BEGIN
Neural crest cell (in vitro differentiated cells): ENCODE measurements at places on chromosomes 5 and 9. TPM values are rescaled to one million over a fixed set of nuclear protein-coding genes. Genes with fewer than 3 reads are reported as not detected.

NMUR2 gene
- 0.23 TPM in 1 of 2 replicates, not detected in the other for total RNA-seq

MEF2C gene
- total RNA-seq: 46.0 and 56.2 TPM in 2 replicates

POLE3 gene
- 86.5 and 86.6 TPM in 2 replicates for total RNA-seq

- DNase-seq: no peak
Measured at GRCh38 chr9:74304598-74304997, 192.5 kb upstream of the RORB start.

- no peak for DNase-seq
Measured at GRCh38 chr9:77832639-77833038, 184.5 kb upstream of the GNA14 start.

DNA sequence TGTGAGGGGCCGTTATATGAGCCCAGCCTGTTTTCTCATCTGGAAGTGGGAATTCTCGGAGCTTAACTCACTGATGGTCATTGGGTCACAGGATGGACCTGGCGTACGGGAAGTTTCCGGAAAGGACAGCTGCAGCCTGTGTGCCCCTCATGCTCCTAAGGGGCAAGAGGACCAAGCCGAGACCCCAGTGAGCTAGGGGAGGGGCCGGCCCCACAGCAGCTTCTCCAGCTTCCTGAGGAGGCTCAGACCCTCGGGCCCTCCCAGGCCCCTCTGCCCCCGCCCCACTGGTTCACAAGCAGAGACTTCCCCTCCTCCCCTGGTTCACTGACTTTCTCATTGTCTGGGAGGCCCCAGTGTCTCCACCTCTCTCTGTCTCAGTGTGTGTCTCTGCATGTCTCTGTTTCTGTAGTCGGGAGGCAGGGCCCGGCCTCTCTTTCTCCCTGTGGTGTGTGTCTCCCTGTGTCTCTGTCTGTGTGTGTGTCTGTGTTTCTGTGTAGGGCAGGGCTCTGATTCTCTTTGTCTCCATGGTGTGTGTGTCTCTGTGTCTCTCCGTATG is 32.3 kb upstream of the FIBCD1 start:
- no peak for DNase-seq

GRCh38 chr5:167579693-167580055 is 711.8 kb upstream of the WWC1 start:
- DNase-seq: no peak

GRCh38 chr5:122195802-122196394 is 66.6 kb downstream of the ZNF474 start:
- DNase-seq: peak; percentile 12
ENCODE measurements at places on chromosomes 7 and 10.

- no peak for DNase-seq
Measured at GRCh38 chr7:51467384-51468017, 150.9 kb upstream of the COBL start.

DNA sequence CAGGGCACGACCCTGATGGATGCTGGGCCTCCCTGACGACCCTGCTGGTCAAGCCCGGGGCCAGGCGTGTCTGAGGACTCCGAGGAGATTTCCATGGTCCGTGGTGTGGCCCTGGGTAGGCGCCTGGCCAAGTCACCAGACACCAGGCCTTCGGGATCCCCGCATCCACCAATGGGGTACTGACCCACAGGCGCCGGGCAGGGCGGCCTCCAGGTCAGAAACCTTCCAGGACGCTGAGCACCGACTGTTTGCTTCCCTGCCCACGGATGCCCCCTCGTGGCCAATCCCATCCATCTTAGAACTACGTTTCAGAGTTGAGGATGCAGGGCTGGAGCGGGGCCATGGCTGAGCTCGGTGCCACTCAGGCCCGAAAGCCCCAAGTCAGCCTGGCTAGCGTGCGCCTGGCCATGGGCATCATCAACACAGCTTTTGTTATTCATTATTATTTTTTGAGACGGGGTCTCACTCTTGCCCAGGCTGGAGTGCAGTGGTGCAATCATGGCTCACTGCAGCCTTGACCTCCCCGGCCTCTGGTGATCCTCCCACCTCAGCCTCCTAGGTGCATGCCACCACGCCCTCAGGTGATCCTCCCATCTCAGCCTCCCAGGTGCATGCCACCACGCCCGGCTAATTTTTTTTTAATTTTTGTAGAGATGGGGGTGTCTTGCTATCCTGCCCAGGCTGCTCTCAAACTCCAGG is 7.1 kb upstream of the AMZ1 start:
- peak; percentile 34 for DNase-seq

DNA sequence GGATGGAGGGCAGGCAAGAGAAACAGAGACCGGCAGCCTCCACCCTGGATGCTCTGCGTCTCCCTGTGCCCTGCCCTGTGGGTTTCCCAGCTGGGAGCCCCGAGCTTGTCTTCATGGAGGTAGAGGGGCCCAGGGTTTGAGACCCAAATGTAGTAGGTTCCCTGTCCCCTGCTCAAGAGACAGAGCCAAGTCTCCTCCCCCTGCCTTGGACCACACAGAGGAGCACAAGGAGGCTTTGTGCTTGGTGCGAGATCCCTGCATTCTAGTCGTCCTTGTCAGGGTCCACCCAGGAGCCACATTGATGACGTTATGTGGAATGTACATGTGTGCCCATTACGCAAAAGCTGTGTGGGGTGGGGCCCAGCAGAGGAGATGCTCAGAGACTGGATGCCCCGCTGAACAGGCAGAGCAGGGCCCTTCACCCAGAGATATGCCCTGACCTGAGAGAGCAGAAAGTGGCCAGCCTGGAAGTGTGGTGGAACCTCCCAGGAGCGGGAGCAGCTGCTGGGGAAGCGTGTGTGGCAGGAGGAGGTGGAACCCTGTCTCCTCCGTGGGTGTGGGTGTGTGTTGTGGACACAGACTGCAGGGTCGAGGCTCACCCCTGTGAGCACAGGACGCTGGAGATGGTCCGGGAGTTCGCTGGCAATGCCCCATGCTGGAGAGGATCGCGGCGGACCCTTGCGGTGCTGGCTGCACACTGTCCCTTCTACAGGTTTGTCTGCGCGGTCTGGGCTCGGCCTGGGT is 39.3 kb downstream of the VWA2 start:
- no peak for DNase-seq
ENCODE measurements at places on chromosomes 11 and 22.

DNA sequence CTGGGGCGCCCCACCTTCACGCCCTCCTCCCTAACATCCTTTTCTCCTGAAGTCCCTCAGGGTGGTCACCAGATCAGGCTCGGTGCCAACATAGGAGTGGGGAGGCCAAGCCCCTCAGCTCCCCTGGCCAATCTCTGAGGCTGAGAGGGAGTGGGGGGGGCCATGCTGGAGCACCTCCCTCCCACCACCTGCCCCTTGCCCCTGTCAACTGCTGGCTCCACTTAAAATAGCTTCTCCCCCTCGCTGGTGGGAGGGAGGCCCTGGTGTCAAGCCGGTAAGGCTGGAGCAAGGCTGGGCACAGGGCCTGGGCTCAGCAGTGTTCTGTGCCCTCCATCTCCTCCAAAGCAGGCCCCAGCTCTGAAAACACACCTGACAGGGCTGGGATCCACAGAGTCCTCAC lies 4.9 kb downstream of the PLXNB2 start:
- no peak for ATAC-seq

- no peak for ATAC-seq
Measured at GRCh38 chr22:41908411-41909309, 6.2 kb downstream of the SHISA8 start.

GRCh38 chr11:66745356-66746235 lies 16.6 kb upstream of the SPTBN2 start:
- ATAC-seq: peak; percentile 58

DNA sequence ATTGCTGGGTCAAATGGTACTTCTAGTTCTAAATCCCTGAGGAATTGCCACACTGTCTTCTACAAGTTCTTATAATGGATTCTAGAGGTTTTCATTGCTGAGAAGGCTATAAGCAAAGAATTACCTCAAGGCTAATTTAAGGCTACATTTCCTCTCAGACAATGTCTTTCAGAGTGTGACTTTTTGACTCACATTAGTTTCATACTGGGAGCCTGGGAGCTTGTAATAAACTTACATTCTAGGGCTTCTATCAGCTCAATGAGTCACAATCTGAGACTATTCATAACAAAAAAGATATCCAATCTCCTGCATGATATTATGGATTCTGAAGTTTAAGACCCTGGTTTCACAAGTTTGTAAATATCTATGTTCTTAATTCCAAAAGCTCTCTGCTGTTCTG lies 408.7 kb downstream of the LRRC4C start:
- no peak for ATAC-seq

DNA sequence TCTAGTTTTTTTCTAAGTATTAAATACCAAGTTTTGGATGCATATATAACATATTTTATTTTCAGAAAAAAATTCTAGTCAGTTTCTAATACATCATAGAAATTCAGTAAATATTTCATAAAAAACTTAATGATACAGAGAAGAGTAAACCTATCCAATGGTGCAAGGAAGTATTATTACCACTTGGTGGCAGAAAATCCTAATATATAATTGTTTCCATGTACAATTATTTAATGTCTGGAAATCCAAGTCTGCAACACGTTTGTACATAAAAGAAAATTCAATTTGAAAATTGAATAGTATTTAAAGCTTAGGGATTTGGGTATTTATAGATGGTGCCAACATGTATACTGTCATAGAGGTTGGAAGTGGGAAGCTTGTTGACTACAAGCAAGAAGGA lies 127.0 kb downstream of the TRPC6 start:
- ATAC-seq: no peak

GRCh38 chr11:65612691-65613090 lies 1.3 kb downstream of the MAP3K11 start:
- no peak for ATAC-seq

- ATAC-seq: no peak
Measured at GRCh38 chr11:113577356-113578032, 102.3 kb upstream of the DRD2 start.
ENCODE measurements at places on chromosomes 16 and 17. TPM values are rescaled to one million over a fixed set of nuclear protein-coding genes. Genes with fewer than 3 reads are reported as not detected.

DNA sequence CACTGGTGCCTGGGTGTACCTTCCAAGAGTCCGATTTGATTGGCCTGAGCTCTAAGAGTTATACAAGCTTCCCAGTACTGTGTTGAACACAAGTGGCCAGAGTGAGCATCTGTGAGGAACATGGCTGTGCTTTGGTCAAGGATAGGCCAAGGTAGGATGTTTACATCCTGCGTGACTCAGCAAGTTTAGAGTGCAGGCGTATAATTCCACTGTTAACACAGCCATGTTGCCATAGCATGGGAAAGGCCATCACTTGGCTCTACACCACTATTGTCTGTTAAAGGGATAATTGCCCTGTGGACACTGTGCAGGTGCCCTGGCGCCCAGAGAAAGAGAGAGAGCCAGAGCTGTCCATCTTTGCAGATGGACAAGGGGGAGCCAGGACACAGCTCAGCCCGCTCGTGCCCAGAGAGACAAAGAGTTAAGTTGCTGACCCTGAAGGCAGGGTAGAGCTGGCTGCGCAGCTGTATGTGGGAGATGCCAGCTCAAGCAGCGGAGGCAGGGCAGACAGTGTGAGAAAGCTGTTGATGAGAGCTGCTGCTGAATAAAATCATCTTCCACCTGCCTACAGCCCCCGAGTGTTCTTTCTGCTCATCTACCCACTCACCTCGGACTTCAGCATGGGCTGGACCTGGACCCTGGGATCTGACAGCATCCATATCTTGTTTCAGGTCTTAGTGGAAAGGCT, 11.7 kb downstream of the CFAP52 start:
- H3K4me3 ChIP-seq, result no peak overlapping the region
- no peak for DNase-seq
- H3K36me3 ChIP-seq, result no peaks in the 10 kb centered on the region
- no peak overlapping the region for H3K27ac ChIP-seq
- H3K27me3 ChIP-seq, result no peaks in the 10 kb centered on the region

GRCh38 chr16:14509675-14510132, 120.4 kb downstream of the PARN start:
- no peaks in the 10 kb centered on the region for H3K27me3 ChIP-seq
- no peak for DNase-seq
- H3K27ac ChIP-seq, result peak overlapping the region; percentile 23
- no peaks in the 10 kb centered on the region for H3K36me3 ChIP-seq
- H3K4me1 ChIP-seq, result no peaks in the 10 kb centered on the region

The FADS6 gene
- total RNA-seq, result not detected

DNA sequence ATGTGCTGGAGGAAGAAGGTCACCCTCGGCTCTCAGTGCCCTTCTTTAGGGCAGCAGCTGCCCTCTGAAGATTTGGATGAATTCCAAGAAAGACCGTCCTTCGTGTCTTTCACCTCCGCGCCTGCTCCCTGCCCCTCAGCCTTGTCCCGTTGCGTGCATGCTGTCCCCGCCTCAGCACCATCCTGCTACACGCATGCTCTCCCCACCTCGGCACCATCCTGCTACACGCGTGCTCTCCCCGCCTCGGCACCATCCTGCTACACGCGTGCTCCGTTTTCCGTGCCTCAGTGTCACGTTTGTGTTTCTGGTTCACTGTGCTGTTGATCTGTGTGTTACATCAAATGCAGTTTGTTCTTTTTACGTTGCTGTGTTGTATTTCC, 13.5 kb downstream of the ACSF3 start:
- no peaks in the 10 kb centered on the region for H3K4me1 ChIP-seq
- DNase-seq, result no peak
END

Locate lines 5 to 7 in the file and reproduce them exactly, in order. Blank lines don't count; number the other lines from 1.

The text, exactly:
- total RNA-seq: 46.0 and 56.2 TPM in 2 replicates

POLE3 gene
- 86.5 and 86.6 TPM in 2 replicates for total RNA-seq